UI officials say iPads and smart phone will surpass student laptop use


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University of Iowa technology officials say they expect smartphones and tablets to soon surpass laptop use on campus.

Steve Fleagle, the UI associate vice president for Information Technology Services, said almost 25,000 students used campus wireless services from a tablet or smartphone last semester — an increase of almost 10,000 over the fall of 2008.

And UI officials are taking notice.

"I think the tablet-type use, along with laptops, has really changed how we think about wireless coverage here on campus," wrote Lance Bolton, the senior IT director for the College of Liberal Arts and Sciences in an email. "The Information Technology Services group has done a great job trying to keep up with demand and even covering some green spaces where students like to congregate and study during nicer months."

UI Registrar Larry Lockwood said he agreed.

"The campus is built for wireless technology," he said. "Most students are now using their computers or iPads to do their work. The university is going to support that."

Lockwood said he expects online textbooks to become increasingly used over the next several years.

Earlier this year, Apple announced a series of developments centered on electronic textbooks.

"Education is deep in Apple's DNA, and iPad may be our most exciting education product yet. With 1.5 million iPads already in use in education institutions … iPad is rapidly being adopted by schools across the U.S. and around the world," an Apple official said in a statement issued by the company in January.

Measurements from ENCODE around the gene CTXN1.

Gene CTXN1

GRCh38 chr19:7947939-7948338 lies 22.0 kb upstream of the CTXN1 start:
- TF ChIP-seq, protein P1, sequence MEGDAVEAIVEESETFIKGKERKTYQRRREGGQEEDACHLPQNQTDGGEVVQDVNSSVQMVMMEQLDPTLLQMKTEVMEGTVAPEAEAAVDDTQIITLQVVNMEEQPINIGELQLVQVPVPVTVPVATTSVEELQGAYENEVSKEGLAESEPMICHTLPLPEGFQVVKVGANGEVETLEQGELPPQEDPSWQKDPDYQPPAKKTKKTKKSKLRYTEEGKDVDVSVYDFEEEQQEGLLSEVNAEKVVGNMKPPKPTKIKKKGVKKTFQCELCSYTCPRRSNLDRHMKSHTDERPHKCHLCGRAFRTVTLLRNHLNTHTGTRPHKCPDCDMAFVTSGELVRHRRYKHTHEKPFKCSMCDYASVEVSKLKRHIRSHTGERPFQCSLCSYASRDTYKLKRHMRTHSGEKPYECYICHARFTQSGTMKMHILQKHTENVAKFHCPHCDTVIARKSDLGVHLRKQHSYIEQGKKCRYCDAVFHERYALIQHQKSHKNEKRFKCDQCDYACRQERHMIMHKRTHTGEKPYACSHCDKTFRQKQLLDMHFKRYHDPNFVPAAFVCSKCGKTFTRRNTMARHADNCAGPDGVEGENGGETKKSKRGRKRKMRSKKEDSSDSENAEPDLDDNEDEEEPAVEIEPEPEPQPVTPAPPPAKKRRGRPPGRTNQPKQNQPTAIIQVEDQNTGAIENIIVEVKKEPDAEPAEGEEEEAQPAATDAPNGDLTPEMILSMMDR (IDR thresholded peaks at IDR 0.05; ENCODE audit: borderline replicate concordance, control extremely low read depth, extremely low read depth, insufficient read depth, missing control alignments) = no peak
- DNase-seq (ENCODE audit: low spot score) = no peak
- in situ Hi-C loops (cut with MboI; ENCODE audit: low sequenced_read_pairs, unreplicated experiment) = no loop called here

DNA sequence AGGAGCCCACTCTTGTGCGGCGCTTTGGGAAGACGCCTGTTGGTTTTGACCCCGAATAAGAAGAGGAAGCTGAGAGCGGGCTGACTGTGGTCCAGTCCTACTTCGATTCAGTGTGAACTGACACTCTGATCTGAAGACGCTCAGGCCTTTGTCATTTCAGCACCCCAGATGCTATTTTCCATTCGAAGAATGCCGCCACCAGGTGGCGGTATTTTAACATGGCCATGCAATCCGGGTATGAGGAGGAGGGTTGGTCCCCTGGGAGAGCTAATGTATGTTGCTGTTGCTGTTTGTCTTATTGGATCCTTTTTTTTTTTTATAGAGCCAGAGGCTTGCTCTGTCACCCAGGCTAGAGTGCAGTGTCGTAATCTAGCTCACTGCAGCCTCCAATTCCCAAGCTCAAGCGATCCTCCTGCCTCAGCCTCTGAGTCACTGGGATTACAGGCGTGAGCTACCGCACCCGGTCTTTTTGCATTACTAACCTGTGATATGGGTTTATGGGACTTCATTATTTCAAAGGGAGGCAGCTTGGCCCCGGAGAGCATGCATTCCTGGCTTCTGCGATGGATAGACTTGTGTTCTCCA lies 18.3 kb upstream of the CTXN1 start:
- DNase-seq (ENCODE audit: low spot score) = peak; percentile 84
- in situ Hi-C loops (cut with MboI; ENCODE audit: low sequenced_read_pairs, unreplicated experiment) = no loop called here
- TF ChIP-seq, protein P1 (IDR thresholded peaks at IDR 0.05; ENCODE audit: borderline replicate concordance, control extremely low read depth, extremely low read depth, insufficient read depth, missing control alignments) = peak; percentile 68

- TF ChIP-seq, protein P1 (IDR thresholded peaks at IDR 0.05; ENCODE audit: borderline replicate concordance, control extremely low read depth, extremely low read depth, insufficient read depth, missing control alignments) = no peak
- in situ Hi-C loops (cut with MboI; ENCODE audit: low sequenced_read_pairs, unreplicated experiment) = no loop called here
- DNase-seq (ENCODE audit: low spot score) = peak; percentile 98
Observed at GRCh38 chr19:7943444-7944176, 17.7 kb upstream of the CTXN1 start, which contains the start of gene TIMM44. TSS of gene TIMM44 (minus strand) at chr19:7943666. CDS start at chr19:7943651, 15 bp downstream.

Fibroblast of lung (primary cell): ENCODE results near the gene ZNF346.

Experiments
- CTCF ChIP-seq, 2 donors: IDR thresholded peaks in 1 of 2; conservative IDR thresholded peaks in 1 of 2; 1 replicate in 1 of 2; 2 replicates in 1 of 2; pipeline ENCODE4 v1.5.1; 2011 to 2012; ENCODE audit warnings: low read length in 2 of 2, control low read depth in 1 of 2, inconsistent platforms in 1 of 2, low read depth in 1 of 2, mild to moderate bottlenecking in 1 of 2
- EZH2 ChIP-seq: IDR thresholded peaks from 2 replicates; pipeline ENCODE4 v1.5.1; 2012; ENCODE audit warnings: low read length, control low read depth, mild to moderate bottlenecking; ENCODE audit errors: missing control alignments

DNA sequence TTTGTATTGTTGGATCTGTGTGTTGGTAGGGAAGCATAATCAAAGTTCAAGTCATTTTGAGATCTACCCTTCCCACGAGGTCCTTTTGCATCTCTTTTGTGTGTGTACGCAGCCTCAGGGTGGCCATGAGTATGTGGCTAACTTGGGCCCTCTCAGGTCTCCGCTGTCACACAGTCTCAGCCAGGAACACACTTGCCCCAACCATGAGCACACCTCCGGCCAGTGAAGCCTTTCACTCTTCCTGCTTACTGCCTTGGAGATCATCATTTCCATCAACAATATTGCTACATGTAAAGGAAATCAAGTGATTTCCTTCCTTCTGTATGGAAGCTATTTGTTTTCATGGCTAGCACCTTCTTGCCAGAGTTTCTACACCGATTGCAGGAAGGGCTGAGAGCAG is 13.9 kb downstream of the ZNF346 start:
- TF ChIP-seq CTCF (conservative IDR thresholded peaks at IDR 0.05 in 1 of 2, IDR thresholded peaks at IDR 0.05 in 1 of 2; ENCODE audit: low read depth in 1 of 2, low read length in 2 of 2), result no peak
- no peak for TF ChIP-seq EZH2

Lockwood said innovators are always looking for ways to simplify educational technology.

"You can't get anything smaller than that," he said. "Constant innovation is what technology is all about. [The UI] will change wherever the students take us."

But, Fleagle said, online textbooks are currently only used by a few professors on campus.

One student said she uses her iPad in class.

"My main use [for the iPad] is to take down assignments," UI freshman Hillary Richards said. But she said she is hesitant to use it for taking notes because she's afraid she wouldn't keep up with the professor.

In a 2011 Nielsen report , 12 percent of the more than 25,000 survey respondents said they own a tablet, while 19 percent said they intend to purchase one within the year.

Some UI instructors said they're aware of both the resources and distractions provided by increasingly portable devices such as tablets.

"You have to be aware of the digital divide," said journalism teaching assistant Shawn Harmsen. "[From the student perspective], if we're in the middle of the discussion, [students] can do a quick Google search if they don't remember something. It can enhance the discussion."

Even though the technology can enhance research in the classroom, he admitted it can also be a distraction.

"There are times that I sit there, and it takes a force of will not to check the Facebook account or the Twitter account," he said. "[From the teaching perspective], it can be troubling when a student is not paying attention. But on the other hand, students have a choice to make. They're choosing to have the laptops, to have the iPad."

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